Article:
Never ending gifts and Watermelon Cup

Today was a great day! Last Wednesday I heard from a friend that this weekend we have a Watermelon Cup at university’s bascetball courts. First I was really not into that. I knew I had some writing to do to keep my schedule on school stuff. I was lucky and my schoolmate talked me into participating. I actually started to get a bit excited about the happening when I waited this Saturday to come.

When I walked to the bascetball courts a bit before our meeting time there, I was surprised. It was a proper festival feeling with music and market tables full of food and games. We started the Cup with Tug of War (we won our battle!), then there were 8 minigames that all included eating watermelon and in the end we had a really short all against all waterballoon war. Usually I don’t like these kind of games or things that much, but here I have learned to enjoy them a bit. It is nice to be outside with friends and do some active stuff instead of doing school stuff all the time. This is something I should try to add to my life in Finland too.

markkinafiilis

Enjoying the market day feeling.

Tug of War

Tug of War!

waterballoons

Ammo for the final war.

There was actually something else  I wanted to write about too. While working here I have noticed that most of the patients are really friendly and nice (like almost all people here). With us foreing students it sometimes feels that locals are almost too nice. This topic rised up this week when the amount of gifts got a bit out of hands. Yes, patients are bringing gifts to us and not just patients but other students too. Usually they are really small and something they wanted to give us to bring home with us. Sometimes the gifts get bigger though. I have recieved six tickets to a fine hot spring and my class mate just recieved a book this week. Sometimes our patients ask can they take us out for dinner and that kind of stuff.

lahjoja

Some of the gifts I have recieved.

This really confuses me. In the beginning I was just really happy and surprised that someone wants to give something for me. Now when I have 8th weeks behind me and the gifts just keep on coming I started to wonder about this habit. It seems to me that also the Physical Therapist recieve some amount of gifts and looks like they don’t pay much attention to those. Gifts vary from fruits and other edible things to small memorable stuff to really bigger stuff like those hot spring tickets. I am having problems to adjust my behaviour to this phenomenon. First reaction now days is more like “Really? Again? Why?”. I’m still happy and impressed that someone had thought about me, but it is a bit awkward.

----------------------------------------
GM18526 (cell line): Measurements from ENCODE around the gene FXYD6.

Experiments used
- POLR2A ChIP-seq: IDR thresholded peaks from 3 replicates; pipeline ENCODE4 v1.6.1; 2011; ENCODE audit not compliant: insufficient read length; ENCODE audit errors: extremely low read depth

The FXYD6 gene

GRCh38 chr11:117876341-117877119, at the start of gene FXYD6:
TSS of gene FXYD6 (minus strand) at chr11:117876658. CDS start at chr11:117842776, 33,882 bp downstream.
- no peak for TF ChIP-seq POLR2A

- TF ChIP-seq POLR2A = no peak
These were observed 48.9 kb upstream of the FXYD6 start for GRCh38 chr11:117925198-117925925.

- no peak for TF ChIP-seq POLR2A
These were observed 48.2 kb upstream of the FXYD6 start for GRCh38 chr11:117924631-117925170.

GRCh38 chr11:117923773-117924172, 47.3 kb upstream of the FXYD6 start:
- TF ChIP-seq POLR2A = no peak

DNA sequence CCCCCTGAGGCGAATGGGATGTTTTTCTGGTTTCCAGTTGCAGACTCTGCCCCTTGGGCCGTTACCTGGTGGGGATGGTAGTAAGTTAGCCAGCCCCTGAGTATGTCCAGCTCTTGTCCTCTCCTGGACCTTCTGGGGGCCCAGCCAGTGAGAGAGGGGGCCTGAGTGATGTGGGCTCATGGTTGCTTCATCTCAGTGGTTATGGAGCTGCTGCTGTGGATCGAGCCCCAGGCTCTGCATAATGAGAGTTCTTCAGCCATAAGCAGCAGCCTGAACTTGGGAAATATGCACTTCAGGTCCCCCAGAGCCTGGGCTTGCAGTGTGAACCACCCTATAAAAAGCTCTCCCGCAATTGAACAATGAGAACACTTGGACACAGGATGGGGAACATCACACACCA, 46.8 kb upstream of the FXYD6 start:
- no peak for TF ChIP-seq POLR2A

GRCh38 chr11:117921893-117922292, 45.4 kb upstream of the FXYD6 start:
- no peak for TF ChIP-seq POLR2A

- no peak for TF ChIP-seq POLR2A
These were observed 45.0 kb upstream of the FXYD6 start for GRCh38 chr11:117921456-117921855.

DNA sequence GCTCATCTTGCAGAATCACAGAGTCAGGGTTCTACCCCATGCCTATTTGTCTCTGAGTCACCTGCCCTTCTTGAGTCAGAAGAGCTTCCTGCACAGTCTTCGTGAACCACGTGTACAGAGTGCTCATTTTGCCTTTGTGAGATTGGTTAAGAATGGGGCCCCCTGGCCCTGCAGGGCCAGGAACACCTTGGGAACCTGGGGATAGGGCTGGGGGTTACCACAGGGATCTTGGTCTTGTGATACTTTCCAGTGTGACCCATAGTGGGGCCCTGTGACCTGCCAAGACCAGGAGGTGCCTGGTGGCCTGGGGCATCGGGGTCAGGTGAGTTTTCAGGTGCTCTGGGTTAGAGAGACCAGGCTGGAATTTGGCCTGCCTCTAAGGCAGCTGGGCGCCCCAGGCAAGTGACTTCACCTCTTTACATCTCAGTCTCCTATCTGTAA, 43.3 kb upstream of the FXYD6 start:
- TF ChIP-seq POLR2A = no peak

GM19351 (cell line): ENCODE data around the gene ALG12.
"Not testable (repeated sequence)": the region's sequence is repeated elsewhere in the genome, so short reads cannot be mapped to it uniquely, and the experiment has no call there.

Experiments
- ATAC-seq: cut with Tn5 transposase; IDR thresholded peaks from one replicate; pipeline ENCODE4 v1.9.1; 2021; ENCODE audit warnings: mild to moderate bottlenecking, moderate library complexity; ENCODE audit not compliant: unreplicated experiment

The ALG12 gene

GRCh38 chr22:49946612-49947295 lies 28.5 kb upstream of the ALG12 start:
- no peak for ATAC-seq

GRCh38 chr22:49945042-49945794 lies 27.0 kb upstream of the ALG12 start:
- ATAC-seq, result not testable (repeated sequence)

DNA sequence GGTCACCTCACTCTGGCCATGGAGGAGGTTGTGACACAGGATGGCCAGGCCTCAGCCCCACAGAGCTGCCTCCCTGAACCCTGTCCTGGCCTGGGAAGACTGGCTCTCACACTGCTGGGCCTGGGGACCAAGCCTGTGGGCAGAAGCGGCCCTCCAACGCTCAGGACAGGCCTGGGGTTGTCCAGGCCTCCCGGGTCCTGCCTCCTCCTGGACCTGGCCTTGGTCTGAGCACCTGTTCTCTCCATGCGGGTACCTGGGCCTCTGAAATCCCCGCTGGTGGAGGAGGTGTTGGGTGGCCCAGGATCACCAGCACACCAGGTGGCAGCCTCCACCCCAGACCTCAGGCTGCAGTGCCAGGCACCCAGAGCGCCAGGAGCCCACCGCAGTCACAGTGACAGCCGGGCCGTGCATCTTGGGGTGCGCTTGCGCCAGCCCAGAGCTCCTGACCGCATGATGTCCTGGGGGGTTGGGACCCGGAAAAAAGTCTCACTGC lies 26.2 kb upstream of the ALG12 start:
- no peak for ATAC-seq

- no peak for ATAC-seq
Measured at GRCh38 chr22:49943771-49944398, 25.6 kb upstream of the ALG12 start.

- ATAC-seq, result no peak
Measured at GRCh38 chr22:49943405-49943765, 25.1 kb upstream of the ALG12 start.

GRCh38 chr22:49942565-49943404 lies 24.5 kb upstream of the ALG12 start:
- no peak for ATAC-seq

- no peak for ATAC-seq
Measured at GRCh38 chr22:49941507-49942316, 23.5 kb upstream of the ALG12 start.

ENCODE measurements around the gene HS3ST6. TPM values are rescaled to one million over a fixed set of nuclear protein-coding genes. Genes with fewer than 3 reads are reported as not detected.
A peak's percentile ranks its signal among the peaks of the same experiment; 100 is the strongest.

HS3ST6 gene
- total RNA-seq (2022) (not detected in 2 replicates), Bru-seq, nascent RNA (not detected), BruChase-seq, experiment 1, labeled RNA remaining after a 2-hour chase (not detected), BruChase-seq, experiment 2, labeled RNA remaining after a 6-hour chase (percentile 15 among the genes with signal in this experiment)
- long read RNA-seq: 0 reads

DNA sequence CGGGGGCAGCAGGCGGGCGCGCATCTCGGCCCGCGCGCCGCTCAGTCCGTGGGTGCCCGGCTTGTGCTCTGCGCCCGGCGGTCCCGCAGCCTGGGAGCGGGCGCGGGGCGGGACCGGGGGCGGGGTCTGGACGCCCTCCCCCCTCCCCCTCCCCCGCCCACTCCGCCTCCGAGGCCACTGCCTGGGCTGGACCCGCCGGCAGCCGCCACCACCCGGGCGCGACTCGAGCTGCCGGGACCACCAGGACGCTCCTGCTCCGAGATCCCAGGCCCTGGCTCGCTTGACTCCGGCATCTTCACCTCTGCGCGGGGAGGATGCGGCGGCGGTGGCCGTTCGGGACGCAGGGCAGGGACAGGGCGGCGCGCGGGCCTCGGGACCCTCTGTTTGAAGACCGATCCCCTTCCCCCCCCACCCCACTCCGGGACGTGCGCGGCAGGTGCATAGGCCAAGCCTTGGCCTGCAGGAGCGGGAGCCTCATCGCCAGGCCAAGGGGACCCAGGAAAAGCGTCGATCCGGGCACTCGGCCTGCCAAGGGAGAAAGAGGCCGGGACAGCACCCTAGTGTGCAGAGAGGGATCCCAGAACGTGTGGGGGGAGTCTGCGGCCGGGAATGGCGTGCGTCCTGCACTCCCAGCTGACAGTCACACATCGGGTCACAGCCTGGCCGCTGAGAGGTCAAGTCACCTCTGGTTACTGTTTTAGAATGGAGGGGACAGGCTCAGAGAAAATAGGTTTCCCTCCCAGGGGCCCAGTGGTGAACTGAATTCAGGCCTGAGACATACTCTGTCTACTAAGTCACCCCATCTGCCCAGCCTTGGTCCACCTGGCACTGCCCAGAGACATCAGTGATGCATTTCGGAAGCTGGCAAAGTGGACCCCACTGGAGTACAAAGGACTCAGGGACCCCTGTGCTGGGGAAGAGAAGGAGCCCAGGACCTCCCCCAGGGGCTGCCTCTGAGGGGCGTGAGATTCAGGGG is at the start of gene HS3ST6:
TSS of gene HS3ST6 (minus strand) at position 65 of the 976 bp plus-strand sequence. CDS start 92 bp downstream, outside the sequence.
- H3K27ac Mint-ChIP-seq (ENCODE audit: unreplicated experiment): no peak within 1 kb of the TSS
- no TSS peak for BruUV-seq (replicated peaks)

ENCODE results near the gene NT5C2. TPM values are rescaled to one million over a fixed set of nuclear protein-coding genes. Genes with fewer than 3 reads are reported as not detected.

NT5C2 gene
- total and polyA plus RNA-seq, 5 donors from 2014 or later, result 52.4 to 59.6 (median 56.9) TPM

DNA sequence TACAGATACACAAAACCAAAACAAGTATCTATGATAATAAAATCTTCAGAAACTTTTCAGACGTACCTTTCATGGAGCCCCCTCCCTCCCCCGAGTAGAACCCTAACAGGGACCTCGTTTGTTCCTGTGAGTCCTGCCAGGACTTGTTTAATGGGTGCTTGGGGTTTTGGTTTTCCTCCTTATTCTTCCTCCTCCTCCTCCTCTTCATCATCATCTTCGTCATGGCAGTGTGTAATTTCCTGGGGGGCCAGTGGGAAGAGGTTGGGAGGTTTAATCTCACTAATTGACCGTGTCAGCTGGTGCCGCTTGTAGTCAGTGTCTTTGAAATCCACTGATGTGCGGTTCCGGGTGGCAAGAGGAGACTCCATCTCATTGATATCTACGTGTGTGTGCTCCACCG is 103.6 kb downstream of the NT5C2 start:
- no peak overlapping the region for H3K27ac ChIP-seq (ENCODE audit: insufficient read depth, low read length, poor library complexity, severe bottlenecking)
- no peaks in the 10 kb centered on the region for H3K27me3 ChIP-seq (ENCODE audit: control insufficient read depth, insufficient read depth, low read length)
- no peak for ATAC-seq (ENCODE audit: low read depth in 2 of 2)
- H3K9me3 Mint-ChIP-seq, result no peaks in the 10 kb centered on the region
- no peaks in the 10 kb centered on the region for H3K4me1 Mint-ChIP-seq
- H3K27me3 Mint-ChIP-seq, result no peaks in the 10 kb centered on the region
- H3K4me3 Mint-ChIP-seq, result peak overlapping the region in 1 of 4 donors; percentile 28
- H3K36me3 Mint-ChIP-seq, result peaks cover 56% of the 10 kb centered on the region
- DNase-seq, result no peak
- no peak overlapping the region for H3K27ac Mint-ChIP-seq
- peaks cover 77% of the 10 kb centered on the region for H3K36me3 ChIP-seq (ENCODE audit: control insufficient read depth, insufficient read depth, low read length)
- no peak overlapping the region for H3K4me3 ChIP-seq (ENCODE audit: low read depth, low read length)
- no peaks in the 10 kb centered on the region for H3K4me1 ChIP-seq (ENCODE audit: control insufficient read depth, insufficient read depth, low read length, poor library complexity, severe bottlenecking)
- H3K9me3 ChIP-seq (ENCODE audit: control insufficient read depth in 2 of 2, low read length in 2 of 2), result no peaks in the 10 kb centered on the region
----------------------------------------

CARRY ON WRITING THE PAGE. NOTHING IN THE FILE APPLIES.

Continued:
This just proves that the level of kindness here is really impressive.

2 Comments

Anna
Posted 26.5.2014 at 13.30

The gift-thingy sounds interesting! Very nice, but I can see how it can start to feel a bit creepy, too! Could you ask some local friend about this? Do they get gifts from their patients? And what do gifts mean in Taiwanese culture? Like, are you expected to give something back?

Ida
Posted 27.5.2014 at 3.14

I asked about this and according to my friend I’m not expected to give anything back. They just think of us to be like guests for them, so they give something small.

I have noticed that at least other physical therapist in the hospital where I work recieve gifts from their patients. Maybe it is a cultural habit of somekind.. Especially one of my hydroteachers gets gifts. Every day someone gives hime some food or coffee or something. 😀